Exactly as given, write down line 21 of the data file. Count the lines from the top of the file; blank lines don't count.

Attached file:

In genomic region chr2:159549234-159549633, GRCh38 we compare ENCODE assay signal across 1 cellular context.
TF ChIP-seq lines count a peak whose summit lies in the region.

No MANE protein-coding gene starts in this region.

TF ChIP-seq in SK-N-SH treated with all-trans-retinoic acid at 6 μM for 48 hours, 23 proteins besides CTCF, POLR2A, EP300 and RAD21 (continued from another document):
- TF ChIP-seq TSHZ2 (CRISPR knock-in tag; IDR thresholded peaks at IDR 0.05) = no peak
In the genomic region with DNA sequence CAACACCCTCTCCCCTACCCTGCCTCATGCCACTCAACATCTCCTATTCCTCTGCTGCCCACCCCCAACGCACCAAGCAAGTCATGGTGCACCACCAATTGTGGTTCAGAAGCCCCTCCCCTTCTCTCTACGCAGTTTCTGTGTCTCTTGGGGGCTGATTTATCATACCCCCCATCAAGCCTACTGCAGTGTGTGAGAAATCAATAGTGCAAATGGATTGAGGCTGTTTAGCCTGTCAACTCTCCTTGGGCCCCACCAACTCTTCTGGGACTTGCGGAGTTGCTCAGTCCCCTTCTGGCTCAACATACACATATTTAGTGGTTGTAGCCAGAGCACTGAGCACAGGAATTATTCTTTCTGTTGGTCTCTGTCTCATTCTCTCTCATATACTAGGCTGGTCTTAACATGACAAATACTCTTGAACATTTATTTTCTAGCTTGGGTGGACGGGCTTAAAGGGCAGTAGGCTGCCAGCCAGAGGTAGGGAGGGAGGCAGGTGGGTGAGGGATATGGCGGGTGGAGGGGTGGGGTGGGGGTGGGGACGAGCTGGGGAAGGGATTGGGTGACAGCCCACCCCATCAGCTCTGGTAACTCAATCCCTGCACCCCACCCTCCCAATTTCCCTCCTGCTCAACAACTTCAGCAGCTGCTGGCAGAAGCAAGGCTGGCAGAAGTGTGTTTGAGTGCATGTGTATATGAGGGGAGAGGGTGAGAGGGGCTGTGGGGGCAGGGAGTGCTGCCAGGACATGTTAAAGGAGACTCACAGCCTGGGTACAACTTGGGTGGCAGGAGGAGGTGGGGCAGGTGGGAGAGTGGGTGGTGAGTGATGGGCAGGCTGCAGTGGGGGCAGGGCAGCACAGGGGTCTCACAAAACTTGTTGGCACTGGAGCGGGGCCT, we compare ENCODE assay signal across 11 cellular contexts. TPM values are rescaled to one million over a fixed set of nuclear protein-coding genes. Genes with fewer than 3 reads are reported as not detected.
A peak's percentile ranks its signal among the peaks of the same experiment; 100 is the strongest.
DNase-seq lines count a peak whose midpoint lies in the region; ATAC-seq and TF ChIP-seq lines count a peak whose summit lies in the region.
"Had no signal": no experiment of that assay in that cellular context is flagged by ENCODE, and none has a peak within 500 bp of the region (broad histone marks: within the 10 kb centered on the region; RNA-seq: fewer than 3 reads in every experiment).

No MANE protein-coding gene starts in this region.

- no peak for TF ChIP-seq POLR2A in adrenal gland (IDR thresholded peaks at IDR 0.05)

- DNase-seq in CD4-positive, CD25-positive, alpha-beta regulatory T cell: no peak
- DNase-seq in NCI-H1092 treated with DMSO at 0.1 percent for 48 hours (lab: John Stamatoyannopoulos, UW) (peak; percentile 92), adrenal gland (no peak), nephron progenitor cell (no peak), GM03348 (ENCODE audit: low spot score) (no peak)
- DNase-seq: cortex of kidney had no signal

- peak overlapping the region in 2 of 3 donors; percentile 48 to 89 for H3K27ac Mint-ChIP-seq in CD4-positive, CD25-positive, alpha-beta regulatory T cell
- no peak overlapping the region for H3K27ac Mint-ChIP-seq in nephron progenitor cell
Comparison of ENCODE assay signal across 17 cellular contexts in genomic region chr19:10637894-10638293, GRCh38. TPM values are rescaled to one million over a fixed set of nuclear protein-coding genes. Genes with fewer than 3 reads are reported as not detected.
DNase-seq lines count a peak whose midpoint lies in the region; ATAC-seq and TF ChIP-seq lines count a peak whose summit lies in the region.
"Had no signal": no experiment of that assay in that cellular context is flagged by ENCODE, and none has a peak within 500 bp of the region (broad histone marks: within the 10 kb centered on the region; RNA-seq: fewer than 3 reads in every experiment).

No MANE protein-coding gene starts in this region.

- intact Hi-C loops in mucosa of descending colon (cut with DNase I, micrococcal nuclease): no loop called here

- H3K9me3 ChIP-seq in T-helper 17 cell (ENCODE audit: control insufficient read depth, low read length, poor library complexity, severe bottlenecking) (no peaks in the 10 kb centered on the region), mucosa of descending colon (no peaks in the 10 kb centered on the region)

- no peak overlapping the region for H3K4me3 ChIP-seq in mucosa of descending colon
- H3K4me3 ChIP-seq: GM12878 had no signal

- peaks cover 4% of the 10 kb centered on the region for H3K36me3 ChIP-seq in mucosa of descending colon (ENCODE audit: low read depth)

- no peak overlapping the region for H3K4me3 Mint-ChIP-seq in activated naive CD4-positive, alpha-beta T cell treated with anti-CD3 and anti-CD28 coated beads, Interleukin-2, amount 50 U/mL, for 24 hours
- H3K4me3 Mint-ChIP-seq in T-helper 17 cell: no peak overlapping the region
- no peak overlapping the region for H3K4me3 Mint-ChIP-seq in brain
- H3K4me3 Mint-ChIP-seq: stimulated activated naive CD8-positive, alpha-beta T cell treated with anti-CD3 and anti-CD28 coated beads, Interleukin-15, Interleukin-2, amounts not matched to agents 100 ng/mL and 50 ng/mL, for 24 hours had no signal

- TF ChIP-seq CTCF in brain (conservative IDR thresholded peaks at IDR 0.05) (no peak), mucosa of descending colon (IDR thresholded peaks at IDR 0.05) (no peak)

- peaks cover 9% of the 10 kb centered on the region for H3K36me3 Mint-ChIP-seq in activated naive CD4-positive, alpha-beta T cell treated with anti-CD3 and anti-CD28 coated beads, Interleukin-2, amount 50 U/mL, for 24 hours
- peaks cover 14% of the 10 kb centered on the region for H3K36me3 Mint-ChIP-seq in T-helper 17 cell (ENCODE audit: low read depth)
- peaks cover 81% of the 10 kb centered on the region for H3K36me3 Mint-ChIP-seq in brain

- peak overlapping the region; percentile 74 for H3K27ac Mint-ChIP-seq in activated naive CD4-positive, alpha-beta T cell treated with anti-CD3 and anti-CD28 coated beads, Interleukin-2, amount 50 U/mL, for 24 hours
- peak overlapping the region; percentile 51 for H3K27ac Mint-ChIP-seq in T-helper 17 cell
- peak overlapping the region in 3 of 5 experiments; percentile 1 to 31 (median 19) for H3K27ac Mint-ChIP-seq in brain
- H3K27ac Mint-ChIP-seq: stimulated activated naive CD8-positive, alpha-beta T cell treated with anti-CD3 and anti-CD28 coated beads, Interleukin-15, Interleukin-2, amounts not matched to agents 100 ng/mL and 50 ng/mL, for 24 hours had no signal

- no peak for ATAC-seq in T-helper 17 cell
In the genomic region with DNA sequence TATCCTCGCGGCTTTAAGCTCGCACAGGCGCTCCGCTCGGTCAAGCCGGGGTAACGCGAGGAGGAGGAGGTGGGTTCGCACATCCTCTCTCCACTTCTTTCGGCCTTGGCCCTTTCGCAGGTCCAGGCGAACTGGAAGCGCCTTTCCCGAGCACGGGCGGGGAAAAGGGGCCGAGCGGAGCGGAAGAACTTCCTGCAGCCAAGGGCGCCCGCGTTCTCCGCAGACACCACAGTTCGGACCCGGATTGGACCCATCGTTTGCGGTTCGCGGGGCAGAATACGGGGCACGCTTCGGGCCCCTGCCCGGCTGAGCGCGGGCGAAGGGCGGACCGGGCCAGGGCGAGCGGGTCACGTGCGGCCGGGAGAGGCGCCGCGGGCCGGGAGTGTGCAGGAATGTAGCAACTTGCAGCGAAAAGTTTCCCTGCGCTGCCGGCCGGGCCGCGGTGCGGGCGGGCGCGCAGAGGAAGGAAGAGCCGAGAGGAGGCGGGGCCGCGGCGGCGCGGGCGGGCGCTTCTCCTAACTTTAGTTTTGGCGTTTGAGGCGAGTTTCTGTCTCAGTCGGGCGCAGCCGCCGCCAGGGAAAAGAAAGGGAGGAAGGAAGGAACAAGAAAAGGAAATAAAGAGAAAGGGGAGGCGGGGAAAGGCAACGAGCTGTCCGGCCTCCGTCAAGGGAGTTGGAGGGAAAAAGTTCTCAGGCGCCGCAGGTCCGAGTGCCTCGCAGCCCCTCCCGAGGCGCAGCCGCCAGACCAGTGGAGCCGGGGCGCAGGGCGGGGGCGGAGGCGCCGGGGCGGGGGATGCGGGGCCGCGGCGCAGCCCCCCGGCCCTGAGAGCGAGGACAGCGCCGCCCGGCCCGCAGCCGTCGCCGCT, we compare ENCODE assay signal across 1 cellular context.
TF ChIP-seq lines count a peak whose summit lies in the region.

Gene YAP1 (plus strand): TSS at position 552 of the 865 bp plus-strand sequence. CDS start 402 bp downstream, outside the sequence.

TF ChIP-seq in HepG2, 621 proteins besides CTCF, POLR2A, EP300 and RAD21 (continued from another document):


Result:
- intact Hi-C loops in mucosa of descending colon (cut with DNase I, micrococcal nuclease): no loop called here